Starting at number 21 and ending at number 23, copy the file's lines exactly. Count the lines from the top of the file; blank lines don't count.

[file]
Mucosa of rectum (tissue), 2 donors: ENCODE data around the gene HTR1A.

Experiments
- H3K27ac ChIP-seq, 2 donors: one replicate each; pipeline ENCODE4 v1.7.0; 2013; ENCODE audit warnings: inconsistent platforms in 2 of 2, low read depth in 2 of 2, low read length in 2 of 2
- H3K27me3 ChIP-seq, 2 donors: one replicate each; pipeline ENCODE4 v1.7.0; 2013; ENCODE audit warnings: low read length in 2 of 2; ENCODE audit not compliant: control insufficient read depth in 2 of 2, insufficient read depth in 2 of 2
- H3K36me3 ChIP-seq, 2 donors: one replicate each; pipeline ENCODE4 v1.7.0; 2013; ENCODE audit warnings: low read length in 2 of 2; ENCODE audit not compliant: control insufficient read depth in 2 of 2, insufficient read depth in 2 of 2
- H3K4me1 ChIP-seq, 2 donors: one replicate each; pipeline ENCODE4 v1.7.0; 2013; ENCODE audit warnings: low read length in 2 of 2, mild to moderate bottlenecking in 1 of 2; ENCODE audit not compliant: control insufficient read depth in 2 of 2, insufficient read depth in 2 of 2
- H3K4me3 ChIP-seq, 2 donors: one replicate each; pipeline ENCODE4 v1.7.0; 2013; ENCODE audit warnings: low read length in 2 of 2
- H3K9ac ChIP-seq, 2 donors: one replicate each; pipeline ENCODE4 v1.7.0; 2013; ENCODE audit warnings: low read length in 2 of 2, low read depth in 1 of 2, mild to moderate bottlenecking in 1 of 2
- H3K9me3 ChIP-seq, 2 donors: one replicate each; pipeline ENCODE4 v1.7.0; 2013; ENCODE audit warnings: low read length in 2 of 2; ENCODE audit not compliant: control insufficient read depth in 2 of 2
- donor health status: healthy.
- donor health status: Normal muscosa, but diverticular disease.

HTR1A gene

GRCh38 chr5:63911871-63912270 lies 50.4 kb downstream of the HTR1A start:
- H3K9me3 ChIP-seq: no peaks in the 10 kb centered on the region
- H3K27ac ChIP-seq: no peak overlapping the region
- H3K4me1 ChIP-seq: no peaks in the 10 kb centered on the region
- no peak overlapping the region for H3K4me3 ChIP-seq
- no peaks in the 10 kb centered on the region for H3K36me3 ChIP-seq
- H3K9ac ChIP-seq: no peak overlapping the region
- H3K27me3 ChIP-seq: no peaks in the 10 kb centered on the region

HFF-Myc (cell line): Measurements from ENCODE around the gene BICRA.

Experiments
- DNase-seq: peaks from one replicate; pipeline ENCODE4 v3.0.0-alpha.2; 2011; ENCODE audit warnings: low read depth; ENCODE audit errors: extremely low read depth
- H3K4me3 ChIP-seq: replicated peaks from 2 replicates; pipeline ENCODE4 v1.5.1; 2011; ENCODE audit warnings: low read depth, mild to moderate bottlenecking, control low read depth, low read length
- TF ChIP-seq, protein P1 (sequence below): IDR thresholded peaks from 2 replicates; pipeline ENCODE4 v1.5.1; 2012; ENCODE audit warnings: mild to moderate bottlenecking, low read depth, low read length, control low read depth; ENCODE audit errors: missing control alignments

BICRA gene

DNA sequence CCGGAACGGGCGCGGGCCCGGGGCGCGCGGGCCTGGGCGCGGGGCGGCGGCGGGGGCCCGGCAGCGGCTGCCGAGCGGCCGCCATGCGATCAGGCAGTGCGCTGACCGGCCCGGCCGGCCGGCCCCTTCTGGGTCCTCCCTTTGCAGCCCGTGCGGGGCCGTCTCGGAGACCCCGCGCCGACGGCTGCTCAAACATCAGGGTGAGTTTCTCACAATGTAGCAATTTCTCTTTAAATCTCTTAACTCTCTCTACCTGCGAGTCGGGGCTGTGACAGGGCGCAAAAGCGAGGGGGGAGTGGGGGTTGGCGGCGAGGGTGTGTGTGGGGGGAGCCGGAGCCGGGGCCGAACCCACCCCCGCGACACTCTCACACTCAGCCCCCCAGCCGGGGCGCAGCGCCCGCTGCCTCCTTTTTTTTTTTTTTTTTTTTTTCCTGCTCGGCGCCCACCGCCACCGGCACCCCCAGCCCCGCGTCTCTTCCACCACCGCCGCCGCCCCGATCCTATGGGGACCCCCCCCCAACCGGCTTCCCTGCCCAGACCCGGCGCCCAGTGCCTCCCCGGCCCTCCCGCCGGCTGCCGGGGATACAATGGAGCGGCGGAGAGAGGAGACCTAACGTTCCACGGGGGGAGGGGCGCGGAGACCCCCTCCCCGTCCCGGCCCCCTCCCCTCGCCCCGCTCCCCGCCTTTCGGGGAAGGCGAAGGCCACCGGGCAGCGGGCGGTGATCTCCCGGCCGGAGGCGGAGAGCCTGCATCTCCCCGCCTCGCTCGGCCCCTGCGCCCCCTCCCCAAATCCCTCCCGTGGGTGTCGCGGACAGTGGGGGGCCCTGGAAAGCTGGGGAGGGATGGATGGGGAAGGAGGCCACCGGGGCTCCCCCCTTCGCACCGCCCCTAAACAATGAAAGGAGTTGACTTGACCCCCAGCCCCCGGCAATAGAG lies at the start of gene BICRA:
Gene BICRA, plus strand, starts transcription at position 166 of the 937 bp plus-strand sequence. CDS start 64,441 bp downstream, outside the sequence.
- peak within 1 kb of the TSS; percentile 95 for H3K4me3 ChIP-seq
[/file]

HFF-Myc (cell line): Measurements from ENCODE around the gene BICRA.

Experiments
- DNase-seq: peaks from one replicate; pipeline ENCODE4 v3.0.0-alpha.2; 2011; ENCODE audit warnings: low read depth; ENCODE audit errors: extremely low read depth